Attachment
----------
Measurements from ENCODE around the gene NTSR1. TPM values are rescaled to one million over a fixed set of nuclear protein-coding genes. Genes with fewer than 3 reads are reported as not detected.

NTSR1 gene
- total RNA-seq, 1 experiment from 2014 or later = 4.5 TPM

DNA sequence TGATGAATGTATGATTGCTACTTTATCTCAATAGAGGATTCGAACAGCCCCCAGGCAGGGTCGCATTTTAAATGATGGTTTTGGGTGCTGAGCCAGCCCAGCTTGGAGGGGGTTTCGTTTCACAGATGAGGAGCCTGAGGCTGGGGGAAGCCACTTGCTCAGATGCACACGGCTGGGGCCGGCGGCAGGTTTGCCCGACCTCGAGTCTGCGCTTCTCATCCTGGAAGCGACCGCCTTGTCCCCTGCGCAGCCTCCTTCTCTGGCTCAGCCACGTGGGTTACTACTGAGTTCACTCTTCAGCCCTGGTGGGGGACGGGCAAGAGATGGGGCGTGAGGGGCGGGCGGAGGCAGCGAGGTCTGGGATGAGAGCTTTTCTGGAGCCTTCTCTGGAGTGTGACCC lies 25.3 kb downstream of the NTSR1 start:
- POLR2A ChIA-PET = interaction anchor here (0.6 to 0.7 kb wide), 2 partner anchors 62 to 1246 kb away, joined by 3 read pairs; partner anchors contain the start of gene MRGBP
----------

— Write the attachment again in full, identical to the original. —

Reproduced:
Measurements from ENCODE around the gene NTSR1. TPM values are rescaled to one million over a fixed set of nuclear protein-coding genes. Genes with fewer than 3 reads are reported as not detected.

NTSR1 gene
- total RNA-seq, 1 experiment from 2014 or later = 4.5 TPM

DNA sequence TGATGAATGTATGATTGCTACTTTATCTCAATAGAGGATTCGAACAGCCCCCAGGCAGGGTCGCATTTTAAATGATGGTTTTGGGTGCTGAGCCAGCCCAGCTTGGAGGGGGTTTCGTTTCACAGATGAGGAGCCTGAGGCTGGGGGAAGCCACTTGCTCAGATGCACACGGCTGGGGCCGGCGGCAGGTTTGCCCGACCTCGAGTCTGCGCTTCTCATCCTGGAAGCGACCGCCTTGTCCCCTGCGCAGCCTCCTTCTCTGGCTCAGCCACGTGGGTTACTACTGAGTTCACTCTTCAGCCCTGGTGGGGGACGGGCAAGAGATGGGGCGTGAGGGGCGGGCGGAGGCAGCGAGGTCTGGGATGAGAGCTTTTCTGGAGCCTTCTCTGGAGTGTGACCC lies 25.3 kb downstream of the NTSR1 start:
- POLR2A ChIA-PET = interaction anchor here (0.6 to 0.7 kb wide), 2 partner anchors 62 to 1246 kb away, joined by 3 read pairs; partner anchors contain the start of gene MRGBP